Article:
Sports betting EV examples
King Yao is the author of Weighing the Odds in Hold‘em Poker, and Weighing the Odds in Sports Betting. He uses his experience from making millions in financial derivative markets and translates it into gambling. Since he left his trading position in 2000, he has been playing poker and betting on sports. He travels to Las Vegas frequently, especially during football season.
Let’s discuss basic principles of sports betting. All sports bettors should know the information below. All other types of casino advantage players, including blackjack players of all skill sets, including card counters, should have good working knowledge of Expected Value as well.
You should not be betting online or anywhere else without this fundamental knowledge.
Most lines that sportsbooks offer are efficient. On most point spread wagers, the sportsbook collects the juice in that you have to risk more than you can win on a straight bet. If the bet has a 50% chance of winning, then the sportsbook has positive Expected Value against you. Here is a sports betting EV example. The Celtics are a 3.5 point favorite against the Knicks. The sportsbook has set a good line and there is a 50% chance of either team covering the point spread.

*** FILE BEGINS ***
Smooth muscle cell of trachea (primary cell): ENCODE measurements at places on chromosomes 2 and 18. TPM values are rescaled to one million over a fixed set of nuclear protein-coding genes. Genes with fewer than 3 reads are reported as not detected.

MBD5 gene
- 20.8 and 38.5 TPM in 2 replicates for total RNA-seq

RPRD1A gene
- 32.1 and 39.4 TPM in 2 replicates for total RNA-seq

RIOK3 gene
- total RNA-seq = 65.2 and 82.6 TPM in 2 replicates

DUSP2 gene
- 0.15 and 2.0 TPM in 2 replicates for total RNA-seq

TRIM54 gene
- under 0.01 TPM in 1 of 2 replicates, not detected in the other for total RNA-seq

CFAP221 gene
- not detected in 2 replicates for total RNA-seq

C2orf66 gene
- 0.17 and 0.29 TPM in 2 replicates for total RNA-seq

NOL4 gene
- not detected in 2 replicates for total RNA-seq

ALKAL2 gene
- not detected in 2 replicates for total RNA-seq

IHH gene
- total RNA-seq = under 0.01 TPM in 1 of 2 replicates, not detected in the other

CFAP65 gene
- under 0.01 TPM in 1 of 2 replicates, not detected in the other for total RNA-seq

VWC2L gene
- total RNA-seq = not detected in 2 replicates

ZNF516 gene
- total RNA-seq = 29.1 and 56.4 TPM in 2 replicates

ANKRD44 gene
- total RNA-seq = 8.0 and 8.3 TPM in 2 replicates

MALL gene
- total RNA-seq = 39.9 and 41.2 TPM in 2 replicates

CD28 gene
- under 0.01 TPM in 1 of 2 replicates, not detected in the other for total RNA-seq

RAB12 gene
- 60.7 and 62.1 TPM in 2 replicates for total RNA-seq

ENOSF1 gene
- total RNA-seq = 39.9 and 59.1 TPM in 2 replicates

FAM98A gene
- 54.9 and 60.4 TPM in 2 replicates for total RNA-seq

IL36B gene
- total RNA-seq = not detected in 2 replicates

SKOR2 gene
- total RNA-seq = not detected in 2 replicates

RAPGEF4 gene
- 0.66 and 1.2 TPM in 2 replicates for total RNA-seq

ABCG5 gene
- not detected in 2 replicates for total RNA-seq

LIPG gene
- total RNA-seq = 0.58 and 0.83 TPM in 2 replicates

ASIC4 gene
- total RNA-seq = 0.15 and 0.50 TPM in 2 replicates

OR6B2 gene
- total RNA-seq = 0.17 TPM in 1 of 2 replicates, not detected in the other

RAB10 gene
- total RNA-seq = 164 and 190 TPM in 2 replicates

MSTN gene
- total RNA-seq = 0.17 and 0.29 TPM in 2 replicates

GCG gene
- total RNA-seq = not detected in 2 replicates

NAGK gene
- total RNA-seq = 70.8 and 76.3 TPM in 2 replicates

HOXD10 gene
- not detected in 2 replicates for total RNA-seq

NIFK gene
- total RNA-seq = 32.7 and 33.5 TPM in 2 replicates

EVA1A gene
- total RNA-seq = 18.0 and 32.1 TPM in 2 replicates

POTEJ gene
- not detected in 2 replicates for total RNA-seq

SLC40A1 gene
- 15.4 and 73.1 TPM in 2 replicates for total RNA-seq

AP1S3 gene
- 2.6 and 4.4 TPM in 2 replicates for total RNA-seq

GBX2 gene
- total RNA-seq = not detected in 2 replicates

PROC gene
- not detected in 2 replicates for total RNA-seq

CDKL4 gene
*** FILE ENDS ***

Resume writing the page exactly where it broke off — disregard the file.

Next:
You go to the window and bet $110 to win $100 on the Celtics -3.5. Here is your EV on the bet if you have a 50% chance of winning it:
EV of Celtics -3.5 -110
= (50% x $100) + (50% x -$110)
If most lines on the board are efficient, then most bets made by bettors have negative EV from the point of view of the bettors. The sportsbook has the disadvantage of not choosing which team you will bet on. But if the book sets all lines reasonably correctly, then it holds a big advantage over most gamblers.
You should try to put yourself into situations where you have positive EV. Winning requires being able to distinguish between situations with positive EV and situations with negative EV. When you find a positive-EV bet, jump on it. When you see a negative EV bet, pass. Losing sports bettors are not able to distinguish between positive and negative EV, so they often make negative-EV bets.